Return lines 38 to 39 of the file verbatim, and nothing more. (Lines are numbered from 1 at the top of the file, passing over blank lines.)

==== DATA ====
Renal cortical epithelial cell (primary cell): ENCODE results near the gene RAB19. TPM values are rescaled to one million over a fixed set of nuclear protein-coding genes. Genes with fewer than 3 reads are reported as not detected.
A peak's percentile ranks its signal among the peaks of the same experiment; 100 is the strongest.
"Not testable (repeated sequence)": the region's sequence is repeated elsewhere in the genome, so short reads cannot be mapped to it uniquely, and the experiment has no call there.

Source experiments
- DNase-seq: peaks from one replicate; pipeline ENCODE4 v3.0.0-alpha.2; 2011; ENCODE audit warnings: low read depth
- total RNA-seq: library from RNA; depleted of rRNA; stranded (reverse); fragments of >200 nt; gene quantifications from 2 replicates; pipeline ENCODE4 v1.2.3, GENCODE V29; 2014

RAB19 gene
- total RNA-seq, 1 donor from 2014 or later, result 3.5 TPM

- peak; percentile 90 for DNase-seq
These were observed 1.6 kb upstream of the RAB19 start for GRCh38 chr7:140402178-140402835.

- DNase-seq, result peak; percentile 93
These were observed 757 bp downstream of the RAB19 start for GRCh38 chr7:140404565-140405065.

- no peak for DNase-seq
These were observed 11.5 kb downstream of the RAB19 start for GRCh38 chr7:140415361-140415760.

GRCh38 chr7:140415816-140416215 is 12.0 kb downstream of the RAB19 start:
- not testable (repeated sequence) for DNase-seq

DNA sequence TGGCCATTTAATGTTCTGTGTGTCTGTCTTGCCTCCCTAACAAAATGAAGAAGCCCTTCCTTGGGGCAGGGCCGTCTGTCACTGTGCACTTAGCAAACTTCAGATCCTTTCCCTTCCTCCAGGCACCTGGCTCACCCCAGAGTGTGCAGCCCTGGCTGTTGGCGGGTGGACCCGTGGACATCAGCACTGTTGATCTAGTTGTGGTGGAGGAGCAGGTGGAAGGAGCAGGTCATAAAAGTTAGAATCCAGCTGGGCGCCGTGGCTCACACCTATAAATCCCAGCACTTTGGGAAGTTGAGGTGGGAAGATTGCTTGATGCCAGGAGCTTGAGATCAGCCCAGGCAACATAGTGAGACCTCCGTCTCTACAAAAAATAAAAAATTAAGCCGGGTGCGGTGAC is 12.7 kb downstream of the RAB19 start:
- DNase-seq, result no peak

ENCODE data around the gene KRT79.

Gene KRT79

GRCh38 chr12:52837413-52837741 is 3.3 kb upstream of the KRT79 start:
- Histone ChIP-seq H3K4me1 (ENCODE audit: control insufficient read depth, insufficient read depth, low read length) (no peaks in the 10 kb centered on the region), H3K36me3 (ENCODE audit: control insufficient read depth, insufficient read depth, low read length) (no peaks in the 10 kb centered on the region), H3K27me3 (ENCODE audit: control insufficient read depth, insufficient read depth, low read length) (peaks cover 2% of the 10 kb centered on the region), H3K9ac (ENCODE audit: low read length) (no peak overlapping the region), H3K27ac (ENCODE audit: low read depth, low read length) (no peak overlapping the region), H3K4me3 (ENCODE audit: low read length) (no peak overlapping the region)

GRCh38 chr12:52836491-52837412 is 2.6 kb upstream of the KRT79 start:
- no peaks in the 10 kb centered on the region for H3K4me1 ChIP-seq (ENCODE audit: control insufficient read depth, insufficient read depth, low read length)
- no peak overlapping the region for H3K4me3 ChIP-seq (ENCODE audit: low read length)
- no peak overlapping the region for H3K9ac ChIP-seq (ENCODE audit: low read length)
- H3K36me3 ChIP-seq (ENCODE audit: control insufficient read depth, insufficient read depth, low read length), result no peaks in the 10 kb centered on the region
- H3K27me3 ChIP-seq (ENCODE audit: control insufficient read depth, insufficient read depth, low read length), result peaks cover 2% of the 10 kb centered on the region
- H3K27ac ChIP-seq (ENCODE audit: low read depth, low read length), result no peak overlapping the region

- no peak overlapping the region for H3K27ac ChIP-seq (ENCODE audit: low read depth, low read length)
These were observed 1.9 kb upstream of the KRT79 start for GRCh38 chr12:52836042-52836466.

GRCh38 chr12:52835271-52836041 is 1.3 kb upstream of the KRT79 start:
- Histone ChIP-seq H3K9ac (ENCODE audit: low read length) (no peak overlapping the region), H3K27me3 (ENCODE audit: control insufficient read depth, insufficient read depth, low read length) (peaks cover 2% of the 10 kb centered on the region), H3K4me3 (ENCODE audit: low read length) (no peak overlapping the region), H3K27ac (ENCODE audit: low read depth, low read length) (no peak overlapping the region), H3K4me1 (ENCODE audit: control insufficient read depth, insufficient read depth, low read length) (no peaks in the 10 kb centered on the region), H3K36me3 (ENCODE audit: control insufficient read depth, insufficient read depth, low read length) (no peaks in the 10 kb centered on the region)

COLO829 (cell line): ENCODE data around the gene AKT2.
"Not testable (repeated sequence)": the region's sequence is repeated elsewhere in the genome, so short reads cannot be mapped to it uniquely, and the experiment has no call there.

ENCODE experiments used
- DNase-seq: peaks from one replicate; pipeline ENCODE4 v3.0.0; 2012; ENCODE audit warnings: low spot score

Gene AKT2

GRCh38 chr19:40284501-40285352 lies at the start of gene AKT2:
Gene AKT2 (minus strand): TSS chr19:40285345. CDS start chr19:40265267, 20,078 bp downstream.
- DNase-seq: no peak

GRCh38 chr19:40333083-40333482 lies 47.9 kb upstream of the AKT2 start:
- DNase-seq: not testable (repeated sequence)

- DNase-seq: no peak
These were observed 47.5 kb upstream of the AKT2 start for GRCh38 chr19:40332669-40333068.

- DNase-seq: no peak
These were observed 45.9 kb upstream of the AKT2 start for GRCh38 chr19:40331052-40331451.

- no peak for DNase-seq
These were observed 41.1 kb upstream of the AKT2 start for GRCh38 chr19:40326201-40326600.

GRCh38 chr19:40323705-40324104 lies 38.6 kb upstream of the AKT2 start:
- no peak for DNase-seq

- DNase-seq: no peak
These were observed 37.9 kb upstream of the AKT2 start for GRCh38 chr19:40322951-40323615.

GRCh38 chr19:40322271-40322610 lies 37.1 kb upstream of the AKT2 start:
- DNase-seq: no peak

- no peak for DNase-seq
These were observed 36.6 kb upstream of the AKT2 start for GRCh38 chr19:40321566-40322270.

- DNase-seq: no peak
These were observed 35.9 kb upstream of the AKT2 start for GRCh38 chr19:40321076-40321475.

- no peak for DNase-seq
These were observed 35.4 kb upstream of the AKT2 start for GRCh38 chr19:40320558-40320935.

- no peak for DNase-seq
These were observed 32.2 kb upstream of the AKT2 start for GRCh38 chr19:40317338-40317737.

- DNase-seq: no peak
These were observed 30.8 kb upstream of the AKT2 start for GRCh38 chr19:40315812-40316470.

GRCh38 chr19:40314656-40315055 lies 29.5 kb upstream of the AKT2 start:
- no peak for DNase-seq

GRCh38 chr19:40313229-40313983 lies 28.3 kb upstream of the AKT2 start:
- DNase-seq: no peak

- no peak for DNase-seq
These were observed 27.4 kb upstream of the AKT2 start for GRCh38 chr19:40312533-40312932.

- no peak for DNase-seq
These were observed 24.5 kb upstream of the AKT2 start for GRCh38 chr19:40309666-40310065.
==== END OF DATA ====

Gene AKT2

GRCh38 chr19:40284501-40285352 lies at the start of gene AKT2: